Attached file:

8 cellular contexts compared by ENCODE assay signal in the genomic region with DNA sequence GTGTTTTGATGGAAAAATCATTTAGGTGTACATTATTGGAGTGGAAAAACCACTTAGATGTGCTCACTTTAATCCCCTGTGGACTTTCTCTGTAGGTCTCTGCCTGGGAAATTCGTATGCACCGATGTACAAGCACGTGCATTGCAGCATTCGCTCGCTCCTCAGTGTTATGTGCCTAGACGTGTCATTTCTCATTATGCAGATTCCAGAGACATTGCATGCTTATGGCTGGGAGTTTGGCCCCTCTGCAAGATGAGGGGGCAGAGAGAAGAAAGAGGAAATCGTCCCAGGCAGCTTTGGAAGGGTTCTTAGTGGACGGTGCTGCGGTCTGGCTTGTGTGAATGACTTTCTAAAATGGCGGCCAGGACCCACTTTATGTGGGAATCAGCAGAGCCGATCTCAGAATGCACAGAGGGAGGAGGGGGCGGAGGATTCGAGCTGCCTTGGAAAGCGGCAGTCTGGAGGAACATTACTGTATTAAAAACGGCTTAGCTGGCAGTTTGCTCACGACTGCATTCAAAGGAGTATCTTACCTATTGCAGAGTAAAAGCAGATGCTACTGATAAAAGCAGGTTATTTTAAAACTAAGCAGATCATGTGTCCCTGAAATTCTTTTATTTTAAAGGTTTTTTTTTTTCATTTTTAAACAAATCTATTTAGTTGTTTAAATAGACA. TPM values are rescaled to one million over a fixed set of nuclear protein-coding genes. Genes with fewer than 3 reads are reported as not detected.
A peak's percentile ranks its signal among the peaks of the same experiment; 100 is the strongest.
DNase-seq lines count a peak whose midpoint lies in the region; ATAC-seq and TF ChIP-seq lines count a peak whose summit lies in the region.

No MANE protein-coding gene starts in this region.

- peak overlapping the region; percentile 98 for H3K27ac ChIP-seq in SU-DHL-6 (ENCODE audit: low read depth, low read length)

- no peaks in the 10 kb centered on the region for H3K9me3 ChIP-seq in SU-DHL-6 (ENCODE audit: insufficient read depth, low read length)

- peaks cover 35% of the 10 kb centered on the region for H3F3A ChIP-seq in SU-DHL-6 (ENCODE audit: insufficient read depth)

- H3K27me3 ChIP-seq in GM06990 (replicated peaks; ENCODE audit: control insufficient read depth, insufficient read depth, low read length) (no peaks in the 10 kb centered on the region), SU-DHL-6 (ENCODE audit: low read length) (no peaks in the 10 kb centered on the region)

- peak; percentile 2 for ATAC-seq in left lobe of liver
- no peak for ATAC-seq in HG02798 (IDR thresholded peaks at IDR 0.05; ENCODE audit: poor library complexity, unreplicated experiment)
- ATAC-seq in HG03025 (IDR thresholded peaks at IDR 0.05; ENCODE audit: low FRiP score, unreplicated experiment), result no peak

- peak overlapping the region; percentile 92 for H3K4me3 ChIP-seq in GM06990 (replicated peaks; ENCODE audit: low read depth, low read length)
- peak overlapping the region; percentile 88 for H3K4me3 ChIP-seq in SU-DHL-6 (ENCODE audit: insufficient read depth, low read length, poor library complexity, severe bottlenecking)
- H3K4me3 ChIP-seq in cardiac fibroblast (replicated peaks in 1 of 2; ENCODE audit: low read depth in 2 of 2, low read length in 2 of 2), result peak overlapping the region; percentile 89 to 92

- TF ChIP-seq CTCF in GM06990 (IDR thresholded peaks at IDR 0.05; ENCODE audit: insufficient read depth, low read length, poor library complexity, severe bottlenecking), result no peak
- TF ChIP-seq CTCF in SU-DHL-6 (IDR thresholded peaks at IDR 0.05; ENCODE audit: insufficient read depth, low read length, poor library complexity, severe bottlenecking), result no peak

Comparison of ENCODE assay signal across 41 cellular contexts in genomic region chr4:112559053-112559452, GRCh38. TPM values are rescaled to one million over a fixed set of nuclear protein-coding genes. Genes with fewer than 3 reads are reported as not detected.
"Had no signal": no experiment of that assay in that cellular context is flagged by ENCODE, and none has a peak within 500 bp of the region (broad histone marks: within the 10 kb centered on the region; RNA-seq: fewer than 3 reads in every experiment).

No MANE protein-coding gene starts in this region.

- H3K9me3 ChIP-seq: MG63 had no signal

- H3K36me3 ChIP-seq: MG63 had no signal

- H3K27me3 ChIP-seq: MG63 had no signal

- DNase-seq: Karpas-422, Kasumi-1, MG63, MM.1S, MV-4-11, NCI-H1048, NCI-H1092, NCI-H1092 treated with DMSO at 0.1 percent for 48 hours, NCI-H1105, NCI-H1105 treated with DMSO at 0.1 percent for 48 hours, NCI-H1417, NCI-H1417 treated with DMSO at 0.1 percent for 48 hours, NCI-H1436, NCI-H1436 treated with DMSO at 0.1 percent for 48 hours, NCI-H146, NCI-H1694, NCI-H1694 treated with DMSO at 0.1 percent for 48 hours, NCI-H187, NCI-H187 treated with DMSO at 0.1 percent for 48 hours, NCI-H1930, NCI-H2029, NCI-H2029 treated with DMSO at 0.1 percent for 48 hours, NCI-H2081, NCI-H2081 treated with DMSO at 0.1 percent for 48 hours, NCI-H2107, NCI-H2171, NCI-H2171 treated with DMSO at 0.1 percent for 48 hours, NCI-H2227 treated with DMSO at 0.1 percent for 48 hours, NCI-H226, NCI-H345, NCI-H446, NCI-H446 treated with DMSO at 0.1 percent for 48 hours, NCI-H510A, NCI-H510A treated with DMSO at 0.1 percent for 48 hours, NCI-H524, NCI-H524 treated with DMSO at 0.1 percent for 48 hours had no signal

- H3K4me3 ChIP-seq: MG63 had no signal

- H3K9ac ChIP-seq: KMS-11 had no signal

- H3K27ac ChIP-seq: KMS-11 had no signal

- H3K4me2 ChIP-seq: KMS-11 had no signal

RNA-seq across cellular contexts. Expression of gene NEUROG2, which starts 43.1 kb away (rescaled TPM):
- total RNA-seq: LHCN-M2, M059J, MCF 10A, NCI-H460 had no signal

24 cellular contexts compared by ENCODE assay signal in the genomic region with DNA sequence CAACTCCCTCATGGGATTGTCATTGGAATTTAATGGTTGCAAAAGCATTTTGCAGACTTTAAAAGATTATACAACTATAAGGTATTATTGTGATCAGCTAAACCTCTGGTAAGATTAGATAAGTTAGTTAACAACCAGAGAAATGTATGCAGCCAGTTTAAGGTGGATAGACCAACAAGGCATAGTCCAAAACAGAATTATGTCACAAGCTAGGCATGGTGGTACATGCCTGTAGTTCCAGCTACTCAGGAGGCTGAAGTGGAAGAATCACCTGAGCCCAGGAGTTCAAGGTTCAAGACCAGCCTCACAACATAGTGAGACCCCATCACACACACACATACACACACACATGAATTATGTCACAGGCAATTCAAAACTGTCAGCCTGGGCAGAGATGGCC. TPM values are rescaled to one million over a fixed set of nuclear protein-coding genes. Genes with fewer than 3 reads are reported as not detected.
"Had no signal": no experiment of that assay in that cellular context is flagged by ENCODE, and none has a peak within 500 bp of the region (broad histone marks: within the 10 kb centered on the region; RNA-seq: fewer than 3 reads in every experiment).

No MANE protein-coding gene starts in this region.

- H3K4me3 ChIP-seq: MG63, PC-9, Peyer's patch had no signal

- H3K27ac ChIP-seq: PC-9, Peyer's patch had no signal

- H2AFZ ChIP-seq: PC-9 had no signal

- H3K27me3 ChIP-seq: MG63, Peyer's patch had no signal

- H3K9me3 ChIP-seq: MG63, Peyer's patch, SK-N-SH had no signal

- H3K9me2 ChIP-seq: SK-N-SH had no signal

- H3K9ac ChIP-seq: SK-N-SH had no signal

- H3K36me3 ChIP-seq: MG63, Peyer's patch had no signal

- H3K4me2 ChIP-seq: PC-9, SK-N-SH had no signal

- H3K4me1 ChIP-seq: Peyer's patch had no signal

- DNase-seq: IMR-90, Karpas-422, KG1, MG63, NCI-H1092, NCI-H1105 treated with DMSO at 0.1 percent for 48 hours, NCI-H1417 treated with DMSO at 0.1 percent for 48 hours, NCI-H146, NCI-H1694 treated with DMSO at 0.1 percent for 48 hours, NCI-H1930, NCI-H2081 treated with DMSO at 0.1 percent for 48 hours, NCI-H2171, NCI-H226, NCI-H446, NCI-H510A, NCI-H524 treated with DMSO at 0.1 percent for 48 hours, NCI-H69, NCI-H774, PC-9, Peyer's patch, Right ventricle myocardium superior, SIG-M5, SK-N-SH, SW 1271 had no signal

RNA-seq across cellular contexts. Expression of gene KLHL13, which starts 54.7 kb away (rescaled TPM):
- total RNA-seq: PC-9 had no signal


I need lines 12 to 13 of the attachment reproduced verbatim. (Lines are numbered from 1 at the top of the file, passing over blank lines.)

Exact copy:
- peak overlapping the region; percentile 92 for H3K4me3 ChIP-seq in GM06990 (replicated peaks; ENCODE audit: low read depth, low read length)
- peak overlapping the region; percentile 88 for H3K4me3 ChIP-seq in SU-DHL-6 (ENCODE audit: insufficient read depth, low read length, poor library complexity, severe bottlenecking)